When in Romania...

Join Dr. Mile for a guided tour around one of Europe 's less well-known Botanic Gardens.
Dr. Felician Micle, Senior Researcher, Botanical Garden, Cluj-Napoca, Romania
Chamaerops No. 10, published online 23-09-2002

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The entrance gates (above) to one of Europe's lesser known Botanic Gardens, at Cluj-Napoca, Romania, where, against a background of Pandanus, Cordylines and palms, the Amazon Water Lily - Victoria regia - can be seen in all it's glory (below) in one of the tropical glass houses.

The Botanical Garden of the University of Cluj (Romania) was founded by Professor Alexandru Borza in 1920. With a surface of 14 hectares, it has areas and microclimates suitable for the cultivation of a great variety of plant species from every continent. We have about 10,000 species in total. It was created mainly for study and research purposes for biology students, but is also a place where the general public is encouraged and taught to love and respect nature.

The garden is divided into several sectors: ornamental, phyto-geographical, sytematical, economical and medicinal. In the phyto-geographical sector the Asiatic flora is well represented by a beautiful Japanese garden, also the flora of the Alps and Pyrenees, of North America, the Balkans and the Mediterranean region. Needless to say, the vegetation of Romania itself is well represented by plants from all botanical regions of the country.

An interesting exhibit is the Roman Garden in which species cultivated many centuries ago in the gardens of the Roman patricians are to be found, with names still used in the Romanian language.

We have two greenhouses with a total area of 3,500 square metres in which tropical and subtropical plants are cultivated. The houses are 25m long and 15m high, and they have a minimum temperature of between 16C and 20C, year round, together with a relative humidity of between 60% and 95%, depending on the time of year and the weather. Every day at 2pm during the summer, the plants are watered with an overhead sprinkler system for 15 minutes. Some of the palms are placed outside in the open air for the summer.

Within the garden, there is also the Institute of Botany with two fields: the Botanical Museum and the Herbarium. In the museum there are about 7,600 specimens to be found, representing the most interesting of the Romanian and exotic plants. The Herbarium has about 650,000 herbarium sheets with botanical material from all over the world, but mainly from Romania.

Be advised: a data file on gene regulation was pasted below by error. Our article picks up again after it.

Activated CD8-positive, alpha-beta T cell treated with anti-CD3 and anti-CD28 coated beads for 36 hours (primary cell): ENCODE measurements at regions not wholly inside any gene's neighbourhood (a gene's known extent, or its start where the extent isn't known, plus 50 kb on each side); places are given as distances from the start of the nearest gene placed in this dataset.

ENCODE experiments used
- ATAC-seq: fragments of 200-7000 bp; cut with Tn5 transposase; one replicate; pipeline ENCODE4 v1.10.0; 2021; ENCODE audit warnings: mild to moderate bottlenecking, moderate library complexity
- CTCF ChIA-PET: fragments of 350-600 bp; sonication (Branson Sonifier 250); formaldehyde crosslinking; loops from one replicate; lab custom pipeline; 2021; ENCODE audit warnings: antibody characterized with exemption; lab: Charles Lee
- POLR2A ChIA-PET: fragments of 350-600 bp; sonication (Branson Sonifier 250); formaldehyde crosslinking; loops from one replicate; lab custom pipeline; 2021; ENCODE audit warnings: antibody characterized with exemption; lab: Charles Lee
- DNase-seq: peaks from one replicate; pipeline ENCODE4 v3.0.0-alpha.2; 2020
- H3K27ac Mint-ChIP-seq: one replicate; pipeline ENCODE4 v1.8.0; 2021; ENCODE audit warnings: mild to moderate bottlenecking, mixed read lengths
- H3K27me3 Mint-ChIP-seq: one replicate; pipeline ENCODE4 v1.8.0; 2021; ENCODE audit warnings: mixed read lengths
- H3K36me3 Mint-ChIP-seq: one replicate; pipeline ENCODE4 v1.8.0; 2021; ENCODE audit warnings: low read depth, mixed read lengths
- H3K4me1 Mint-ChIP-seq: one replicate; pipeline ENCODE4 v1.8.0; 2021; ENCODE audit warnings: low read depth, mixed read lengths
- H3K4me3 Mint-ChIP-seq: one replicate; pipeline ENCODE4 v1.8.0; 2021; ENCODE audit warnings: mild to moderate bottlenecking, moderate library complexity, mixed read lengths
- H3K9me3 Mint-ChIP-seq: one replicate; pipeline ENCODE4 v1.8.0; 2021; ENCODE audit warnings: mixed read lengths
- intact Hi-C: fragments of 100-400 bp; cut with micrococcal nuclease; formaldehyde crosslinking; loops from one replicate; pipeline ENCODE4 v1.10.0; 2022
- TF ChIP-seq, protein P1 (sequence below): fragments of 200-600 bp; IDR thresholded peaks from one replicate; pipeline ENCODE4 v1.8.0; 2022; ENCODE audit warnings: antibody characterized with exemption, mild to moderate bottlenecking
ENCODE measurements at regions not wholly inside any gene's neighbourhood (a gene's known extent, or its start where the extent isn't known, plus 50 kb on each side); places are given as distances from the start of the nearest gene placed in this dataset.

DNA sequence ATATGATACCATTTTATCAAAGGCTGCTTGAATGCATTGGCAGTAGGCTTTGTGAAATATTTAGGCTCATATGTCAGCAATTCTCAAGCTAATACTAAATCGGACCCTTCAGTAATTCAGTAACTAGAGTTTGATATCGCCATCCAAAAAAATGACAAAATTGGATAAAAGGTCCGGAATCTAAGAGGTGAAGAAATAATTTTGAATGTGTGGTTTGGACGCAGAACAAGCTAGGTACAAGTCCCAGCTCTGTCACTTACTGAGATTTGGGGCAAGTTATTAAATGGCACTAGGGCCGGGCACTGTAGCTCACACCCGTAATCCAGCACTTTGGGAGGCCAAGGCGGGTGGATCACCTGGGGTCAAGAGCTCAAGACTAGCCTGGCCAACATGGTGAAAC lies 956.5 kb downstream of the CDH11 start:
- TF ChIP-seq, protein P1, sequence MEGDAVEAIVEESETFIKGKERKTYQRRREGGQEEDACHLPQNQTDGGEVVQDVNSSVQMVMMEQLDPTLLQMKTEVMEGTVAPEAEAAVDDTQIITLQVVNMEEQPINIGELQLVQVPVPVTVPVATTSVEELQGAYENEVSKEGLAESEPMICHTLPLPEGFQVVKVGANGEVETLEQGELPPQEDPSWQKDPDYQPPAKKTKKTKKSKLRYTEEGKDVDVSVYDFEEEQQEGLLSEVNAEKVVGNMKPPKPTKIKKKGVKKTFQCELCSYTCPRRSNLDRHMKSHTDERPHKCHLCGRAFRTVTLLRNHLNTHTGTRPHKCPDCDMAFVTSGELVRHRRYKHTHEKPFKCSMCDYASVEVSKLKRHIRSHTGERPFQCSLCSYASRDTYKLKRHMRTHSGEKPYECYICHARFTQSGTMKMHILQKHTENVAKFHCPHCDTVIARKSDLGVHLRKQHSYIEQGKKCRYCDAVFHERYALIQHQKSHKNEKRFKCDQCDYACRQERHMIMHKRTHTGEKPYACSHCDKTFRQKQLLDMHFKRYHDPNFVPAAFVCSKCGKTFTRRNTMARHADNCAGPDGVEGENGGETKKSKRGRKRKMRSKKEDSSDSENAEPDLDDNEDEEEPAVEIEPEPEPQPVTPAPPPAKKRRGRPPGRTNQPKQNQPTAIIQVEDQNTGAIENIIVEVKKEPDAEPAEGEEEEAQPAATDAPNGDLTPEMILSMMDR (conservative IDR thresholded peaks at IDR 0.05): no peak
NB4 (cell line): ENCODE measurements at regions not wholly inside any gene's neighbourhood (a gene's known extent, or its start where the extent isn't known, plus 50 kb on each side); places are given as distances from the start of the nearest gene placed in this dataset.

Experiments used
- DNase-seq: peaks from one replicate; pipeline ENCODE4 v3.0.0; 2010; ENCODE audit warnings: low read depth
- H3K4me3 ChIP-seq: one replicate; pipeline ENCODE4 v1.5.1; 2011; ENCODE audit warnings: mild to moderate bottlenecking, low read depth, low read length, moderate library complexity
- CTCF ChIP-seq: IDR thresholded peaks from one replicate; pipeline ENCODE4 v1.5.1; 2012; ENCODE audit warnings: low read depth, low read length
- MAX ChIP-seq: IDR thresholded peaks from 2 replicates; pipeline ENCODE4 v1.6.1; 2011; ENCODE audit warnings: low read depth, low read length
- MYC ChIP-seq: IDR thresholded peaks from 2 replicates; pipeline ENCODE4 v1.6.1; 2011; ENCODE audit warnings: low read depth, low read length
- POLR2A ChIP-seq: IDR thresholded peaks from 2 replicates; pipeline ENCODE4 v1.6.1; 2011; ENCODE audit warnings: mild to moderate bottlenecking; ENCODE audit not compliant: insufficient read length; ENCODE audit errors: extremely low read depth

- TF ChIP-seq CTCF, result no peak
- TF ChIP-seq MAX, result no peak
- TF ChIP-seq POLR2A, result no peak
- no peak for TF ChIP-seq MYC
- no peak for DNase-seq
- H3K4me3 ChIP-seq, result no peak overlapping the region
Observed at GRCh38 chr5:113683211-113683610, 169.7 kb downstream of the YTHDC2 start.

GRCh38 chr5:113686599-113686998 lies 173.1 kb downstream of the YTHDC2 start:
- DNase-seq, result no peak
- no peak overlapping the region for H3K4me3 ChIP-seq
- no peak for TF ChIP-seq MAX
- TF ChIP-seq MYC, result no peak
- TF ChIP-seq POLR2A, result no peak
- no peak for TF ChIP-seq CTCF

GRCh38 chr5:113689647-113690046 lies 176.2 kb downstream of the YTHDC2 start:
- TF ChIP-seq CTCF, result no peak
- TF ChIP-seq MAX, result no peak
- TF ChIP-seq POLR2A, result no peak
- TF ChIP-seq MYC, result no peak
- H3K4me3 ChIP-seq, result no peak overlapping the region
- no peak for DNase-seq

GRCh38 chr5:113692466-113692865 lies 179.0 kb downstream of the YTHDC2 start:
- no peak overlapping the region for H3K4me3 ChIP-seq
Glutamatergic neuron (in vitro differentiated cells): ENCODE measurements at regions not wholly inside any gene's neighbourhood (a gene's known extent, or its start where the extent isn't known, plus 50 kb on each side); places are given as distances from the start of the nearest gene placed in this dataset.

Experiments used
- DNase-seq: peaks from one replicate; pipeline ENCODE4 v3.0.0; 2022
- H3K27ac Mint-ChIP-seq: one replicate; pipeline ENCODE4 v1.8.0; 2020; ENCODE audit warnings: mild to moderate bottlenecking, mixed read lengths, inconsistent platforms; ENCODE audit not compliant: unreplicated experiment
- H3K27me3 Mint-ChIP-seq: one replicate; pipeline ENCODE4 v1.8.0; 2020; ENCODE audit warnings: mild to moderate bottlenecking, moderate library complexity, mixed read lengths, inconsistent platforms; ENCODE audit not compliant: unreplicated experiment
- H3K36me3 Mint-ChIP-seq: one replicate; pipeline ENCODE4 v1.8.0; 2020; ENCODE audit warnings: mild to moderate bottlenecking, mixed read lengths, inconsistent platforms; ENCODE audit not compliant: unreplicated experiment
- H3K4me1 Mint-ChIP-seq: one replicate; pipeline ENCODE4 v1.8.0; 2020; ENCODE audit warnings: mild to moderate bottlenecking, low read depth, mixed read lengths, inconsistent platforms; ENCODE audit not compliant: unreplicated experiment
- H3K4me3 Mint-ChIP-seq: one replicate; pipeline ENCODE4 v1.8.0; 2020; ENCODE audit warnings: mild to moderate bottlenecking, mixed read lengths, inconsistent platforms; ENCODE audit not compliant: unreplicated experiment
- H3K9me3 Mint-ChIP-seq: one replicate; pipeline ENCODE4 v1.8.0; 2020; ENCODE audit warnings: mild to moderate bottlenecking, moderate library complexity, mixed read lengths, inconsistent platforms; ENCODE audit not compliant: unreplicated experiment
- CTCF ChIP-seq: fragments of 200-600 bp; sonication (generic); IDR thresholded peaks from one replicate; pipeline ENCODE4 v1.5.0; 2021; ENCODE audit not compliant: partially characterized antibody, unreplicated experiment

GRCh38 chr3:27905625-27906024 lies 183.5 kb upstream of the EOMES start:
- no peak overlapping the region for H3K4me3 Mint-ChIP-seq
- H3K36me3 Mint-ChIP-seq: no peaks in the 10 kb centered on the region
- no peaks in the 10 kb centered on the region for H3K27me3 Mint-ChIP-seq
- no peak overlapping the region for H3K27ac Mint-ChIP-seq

The Botanical Garden of the University publishes the following journals: 'Botanical Contributions', 'The Seed Catalogue' and 'Flora Romaniae Exsiccata' which provide an exchange programme of plant material and scientific magazines with over 450 similar institutes in 80 countries.

Today in the garden there are over 80 palm species of widely differing ages and sizes. They have mainly come from seeds exchanged with other Botanic gardens all over the world, but especially Bogor (Indonesia), Peradineya (Sri Lanka), Havana (Cuba), Sydney (Australia), Berlin-Dahlem (Germany), Oxford-Kew (England) and Antibes (France). The average age of our palm trees is between 30 and 40 years, but there are also some that are much older. We have a Phoenix canariensis of 120 years, which is 15m high, a Howea forsteriana of 60 years that is l0m and a Chamaerops humilis, which is 65 years old, and 8m high. Among the very young palms there are Rhopalostylis sapida of just 3 years old, Calamus cambojensis of 4 years old, and a 2-year-old specimen of Sabal havanensis.

The seeds, which we get from other botanical institutions, are sown in a propagating greenhouse at a temperature of 25-28C in terracotta pots. The length of time for germination differs with the species. With some it is just a few weeks, others take 4-5 months or even a year. In order to accelerate this process some seeds are scarified. Once germinated the young plants are grown on in a mixture of garden loam, compost and sand. Most are grown in wooden crates, which have to be replaced every 2/3 years. They are top-dressed every year to provide nutrients.

Some of the palms are growing directly in the ground in the greenhouse: Cocos nucifera, Phoenix canariensis, Elaeis guineensis, Caryota mitis and Washingtonia robusta. Although the soil in the greenhouses is poor, and solid clay below l.5m depth, those species mentioned seem to grow well enough. As a general rule we do not apply additional fertilizers to the palms cultivated in our garden.

All in all, we consider that we have a very interesting collection of palms, with widely differing geographical origins, shapes and aspects; a good representation of the 'family Palmae'. The Botanic Garden of the University of Cluj will try to enrich its palm collection to the benefit of all those who love and want to know more about the wonderful world of plants.

* * *

With his article, Dr. Micle was kind enough to send a list of the more than 80 species of palms growing in the garden. I'd be happy to send a copy to anyone who would like one. M.G.

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